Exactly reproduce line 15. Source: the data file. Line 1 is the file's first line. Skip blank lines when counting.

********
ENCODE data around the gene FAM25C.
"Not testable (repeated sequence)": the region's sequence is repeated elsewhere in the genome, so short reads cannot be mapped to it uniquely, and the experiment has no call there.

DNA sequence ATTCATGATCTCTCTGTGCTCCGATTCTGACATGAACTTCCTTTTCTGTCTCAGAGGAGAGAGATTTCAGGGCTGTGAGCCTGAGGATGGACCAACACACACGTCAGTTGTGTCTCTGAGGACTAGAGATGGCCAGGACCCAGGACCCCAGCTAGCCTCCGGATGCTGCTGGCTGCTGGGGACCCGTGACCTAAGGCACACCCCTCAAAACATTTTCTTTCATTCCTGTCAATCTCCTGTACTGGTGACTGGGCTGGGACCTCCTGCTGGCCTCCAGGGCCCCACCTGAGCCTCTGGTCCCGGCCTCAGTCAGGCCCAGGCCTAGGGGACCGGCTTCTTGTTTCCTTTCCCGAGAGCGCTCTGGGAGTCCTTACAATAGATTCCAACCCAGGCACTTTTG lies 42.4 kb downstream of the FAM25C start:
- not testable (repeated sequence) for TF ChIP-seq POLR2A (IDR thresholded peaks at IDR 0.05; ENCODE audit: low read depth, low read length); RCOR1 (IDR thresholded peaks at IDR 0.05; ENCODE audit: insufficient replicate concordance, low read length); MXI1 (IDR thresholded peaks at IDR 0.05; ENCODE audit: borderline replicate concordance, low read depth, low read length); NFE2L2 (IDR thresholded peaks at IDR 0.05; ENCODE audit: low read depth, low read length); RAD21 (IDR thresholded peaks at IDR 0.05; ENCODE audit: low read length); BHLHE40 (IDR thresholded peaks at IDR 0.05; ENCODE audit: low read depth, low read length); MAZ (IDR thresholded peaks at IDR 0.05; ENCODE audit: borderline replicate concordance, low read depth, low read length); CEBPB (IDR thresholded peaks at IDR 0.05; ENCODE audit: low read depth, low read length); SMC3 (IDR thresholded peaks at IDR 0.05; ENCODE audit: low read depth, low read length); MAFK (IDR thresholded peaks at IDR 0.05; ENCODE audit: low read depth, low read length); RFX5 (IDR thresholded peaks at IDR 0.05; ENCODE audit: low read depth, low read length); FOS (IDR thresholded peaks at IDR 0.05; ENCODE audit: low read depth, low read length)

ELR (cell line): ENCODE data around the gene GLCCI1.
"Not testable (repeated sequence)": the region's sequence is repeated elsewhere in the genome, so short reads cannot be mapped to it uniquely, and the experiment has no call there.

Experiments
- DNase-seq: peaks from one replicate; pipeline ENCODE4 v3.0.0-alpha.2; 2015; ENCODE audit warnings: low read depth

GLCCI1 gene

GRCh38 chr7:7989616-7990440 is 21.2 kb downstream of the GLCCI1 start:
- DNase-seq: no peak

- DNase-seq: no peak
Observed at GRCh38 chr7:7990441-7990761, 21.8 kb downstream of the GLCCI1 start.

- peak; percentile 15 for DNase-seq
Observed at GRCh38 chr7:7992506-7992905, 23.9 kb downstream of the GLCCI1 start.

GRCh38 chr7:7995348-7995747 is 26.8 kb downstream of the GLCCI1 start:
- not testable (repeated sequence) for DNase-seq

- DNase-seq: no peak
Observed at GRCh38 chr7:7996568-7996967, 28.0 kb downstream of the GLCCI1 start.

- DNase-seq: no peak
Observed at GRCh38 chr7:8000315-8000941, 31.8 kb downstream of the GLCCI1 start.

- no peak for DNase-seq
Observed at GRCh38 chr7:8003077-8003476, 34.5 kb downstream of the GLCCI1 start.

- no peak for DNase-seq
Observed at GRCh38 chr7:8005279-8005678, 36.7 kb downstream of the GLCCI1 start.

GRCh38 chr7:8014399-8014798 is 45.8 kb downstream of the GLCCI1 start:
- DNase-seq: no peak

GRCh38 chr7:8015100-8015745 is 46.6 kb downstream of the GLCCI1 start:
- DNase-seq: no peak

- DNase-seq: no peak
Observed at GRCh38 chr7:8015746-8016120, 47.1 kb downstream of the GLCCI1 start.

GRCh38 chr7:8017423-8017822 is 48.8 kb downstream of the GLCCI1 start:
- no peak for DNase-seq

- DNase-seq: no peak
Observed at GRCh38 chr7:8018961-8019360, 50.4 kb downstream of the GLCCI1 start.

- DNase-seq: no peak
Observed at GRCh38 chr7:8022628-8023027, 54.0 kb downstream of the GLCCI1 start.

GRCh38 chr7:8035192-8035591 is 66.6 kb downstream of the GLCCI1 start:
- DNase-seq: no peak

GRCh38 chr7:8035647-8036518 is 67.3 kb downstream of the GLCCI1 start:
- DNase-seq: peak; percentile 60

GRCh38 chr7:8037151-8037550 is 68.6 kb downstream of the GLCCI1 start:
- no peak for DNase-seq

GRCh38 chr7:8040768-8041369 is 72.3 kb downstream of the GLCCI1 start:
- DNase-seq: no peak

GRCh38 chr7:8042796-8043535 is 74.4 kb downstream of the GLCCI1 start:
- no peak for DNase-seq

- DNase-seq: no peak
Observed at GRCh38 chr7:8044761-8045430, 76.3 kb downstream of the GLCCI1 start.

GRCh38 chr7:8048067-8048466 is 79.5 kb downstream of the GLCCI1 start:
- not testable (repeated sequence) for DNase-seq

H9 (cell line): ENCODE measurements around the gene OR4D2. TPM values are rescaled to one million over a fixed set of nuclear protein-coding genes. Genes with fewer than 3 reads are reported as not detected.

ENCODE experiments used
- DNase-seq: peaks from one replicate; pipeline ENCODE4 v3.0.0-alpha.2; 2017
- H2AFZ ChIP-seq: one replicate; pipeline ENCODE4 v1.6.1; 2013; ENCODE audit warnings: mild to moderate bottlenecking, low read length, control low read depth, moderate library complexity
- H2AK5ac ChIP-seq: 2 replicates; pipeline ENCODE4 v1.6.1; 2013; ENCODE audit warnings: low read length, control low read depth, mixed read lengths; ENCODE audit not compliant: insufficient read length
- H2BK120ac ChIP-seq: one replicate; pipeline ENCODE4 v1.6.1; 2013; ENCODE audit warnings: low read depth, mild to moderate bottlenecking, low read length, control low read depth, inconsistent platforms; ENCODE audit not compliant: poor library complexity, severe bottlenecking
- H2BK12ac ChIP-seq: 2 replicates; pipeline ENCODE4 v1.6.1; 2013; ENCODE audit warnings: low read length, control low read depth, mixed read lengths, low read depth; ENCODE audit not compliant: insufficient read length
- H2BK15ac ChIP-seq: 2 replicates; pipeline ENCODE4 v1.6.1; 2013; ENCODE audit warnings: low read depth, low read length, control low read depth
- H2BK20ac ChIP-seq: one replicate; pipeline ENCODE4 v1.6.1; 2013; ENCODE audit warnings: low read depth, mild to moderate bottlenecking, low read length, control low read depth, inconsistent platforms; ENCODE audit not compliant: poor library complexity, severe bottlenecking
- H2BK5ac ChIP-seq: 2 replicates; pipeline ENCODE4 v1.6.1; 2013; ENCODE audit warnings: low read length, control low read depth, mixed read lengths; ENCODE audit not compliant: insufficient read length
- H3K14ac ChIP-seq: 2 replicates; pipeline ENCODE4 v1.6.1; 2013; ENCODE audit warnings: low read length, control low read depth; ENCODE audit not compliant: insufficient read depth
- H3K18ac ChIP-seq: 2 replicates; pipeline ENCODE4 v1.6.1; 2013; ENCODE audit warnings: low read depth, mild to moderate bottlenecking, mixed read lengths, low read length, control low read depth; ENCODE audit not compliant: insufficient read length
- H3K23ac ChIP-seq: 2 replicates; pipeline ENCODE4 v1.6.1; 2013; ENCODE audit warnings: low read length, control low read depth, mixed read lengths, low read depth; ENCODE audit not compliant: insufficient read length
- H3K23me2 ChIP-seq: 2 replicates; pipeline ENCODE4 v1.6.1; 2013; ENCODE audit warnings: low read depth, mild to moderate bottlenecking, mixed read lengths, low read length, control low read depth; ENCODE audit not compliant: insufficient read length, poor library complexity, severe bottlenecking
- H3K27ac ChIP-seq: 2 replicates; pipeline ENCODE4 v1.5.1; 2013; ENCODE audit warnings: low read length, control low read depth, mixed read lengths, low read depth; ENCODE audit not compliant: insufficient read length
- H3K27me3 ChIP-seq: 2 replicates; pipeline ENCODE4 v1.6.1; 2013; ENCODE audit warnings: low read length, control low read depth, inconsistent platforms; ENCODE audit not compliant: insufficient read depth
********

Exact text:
Observed at GRCh38 chr7:7992506-7992905, 23.9 kb downstream of the GLCCI1 start.